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This year’s incoming MBA class at the Harvard Business School will have a greater percentage of women than ever before, according to preliminary statistics released by the school.
Of the 918 students in the MBA Class of 2013, 39 percent will be female. In the two previous classes, women comprised 36 percent of the enrolled students.
Additionally, the Class of 2013 will see greater representation from students with backgrounds in science, engineering, and manufacturing, leading to fewer students in that class hailing from consulting and finance.
The shifts have been part of a change in strategy on the part of the Business School to attract a more diverse student body.
"This admissions strategy has evolved over the last several years of trying to find ways to increase diversity—including gender, race, ethnicity, professional and academic background—without decreasing quality in order to improve the overall educational experience for everyone in the class," Business School spokesperson Brian C. Kenny said in a statement.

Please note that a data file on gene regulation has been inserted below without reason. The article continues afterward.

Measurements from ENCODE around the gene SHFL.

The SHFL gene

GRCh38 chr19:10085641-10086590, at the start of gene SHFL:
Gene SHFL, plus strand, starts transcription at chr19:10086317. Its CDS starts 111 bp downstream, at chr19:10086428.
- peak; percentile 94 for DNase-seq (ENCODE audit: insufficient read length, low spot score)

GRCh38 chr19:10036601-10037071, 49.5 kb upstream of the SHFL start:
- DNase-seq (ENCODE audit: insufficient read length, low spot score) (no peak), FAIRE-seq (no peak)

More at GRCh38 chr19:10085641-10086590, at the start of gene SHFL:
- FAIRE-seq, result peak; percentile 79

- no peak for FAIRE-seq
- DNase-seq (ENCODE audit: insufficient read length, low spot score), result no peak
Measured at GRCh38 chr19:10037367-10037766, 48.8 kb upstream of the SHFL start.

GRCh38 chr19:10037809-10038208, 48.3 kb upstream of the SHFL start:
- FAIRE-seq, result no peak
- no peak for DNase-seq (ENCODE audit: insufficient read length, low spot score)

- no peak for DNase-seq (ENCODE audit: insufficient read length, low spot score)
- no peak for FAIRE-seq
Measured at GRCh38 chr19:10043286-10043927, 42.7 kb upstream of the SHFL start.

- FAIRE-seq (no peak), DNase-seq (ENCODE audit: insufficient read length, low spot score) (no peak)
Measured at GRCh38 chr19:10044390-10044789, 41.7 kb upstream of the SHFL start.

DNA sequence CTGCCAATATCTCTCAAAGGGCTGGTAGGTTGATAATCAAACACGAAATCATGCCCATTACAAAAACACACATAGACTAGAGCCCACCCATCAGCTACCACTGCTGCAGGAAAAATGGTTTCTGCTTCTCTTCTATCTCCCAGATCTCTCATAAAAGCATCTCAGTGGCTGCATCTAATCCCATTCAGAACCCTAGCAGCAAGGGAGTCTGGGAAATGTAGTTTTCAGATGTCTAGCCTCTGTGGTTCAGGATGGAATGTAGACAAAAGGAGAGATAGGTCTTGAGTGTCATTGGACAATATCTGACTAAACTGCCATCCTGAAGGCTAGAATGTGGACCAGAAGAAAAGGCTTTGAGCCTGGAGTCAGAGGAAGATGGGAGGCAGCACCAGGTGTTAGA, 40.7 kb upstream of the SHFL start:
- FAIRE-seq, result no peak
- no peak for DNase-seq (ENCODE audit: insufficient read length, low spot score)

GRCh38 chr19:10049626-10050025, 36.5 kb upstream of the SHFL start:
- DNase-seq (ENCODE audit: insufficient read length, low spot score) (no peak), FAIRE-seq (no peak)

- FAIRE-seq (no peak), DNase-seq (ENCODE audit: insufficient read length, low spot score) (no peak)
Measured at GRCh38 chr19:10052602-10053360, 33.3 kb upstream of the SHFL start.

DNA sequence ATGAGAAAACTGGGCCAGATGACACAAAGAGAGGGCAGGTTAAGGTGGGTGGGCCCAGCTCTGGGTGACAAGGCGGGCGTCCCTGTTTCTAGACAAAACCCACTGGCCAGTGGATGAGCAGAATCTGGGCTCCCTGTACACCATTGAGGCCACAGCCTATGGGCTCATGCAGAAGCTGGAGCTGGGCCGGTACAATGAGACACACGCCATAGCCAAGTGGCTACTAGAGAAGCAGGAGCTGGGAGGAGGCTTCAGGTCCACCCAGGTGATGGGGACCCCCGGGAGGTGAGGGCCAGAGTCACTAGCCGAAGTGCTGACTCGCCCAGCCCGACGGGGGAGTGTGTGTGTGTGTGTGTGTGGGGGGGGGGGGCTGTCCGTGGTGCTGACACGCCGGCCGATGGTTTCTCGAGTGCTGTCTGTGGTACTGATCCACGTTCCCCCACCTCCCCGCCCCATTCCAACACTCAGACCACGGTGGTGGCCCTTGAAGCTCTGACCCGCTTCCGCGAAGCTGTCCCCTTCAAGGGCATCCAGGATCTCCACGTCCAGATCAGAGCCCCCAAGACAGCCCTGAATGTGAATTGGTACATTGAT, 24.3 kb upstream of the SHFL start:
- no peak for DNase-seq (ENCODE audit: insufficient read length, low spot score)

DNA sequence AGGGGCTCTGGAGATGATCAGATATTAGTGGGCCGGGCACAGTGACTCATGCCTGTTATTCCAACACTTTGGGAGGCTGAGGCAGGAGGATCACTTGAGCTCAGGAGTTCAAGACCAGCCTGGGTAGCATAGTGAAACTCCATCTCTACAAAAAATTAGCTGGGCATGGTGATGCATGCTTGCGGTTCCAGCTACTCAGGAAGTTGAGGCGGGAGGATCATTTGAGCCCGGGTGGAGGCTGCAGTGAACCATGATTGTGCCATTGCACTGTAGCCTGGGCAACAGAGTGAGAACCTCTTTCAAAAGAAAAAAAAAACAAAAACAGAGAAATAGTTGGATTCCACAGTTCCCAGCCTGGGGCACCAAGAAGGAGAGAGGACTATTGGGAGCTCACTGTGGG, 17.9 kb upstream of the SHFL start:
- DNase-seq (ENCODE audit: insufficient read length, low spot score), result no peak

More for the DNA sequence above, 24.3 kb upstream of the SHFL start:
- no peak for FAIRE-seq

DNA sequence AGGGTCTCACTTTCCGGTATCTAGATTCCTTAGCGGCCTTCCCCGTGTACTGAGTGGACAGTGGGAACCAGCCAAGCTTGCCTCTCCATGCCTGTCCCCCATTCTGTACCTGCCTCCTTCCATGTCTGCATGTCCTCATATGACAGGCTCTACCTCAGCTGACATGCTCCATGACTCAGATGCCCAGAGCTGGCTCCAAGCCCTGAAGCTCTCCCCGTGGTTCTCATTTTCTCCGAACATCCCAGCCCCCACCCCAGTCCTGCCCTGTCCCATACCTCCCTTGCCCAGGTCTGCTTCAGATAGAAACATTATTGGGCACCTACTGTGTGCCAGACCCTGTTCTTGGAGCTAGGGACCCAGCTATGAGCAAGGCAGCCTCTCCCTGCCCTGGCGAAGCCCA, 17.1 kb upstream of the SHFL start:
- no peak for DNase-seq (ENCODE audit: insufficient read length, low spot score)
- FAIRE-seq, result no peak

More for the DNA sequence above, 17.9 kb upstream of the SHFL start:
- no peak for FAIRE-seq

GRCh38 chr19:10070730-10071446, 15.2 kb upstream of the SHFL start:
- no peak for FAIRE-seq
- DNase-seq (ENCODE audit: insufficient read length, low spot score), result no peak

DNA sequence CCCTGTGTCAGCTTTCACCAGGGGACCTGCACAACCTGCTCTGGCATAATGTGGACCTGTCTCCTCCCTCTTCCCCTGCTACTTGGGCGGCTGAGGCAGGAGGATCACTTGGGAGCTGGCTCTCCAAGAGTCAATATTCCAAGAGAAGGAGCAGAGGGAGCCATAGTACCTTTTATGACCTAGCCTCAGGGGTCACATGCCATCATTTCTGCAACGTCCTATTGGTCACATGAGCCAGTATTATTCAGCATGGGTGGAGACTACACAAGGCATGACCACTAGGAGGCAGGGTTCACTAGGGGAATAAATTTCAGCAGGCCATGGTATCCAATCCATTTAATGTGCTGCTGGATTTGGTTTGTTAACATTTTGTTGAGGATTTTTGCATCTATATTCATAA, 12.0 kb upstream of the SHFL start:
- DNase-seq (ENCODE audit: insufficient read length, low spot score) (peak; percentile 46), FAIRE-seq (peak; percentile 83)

A quarter of the incoming class will have had backgrounds in financial services, venture capital, and private equity, compared to 32 percent of the Class of 2012. Meanwhile, students with backgrounds in health care, biotechnology, communications, and manufacturing will comprise 29 percent of the class.
In addition, the percent of students with undergraduate degrees in science and engineering is increasing from 33 percent to 36 percent.
"We think they bring an interesting voice into classroom,” said Deirdre C. Leopold, managing director of MBA Admissions and Financial Aid. “To be in a case method classroom, where you need to be able to learn to communicate and be persuasive, is a really good sort of complement to the kind of hard analytical skills that these people learned in undergrad.”
The admission and yield rates have remained relatively constant in recent years. 12 percent of 9,134 applicants were admitted to the Class of 2013, compared with 11 percent of 9,524 applicants for 2012. The yield rate rose slightly from 89 percent to 90 percent.
The Business School has no fixed targets when it comes to industry, geographical, or gender representation, Kenny said.
—Staff writer Leanna B. Ehrlich can be reached at email@example.com.
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